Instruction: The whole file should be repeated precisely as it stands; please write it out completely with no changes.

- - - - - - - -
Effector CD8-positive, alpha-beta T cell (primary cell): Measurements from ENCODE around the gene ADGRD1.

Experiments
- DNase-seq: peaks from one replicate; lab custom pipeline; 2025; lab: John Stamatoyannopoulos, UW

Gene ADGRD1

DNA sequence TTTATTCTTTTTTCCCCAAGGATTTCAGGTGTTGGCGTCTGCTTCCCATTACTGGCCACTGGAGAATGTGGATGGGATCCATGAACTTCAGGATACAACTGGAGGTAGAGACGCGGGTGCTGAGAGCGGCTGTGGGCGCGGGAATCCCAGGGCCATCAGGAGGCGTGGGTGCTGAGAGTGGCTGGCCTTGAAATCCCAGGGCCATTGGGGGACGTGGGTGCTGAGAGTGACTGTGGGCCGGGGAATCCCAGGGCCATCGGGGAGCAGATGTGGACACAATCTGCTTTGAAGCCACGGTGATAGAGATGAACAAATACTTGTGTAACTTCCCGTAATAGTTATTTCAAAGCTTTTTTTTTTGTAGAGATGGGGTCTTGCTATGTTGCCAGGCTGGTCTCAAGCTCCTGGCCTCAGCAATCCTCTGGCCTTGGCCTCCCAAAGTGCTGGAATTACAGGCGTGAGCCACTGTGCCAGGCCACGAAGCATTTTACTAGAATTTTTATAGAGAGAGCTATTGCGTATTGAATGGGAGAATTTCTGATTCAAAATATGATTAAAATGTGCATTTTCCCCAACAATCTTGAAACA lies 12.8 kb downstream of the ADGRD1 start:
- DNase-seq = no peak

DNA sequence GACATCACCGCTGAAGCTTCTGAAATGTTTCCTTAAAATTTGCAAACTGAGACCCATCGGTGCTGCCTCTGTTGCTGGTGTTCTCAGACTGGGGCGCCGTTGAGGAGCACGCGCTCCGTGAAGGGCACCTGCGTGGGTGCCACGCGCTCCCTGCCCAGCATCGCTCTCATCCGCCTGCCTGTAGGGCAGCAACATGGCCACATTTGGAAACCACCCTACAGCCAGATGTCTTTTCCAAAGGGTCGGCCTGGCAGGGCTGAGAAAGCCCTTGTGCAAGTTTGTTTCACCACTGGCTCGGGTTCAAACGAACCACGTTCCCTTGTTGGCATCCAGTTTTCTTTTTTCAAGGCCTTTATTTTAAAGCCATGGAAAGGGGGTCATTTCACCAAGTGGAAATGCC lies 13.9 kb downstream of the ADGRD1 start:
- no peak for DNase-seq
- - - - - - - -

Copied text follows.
Effector CD8-positive, alpha-beta T cell (primary cell): Measurements from ENCODE around the gene ADGRD1.

Experiments
- DNase-seq: peaks from one replicate; lab custom pipeline; 2025; lab: John Stamatoyannopoulos, UW

Gene ADGRD1

DNA sequence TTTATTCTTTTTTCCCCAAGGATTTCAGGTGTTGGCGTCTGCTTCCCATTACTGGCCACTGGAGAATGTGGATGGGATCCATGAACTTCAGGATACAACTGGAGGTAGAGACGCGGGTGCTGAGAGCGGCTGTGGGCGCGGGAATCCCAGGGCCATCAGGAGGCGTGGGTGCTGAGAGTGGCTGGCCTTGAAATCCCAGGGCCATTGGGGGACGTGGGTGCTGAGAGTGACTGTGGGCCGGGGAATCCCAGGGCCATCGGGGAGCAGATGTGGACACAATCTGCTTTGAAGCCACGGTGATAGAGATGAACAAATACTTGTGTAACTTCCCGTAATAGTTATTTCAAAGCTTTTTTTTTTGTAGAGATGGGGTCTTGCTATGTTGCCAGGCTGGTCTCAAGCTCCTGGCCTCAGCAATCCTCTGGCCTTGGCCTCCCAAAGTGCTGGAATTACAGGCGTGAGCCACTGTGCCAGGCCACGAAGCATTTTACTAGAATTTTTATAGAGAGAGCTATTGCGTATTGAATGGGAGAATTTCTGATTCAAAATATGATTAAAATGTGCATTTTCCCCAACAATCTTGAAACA lies 12.8 kb downstream of the ADGRD1 start:
- DNase-seq = no peak

DNA sequence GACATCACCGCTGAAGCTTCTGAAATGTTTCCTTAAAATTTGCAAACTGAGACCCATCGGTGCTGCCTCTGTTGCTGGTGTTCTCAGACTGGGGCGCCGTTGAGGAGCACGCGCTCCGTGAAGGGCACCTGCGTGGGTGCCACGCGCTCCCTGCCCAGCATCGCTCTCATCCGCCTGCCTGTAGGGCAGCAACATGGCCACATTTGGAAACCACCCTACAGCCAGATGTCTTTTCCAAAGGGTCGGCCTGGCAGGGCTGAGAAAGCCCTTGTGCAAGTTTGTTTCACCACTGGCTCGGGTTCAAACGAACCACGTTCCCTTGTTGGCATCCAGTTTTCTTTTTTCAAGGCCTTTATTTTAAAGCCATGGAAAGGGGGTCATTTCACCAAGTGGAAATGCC lies 13.9 kb downstream of the ADGRD1 start:
- no peak for DNase-seq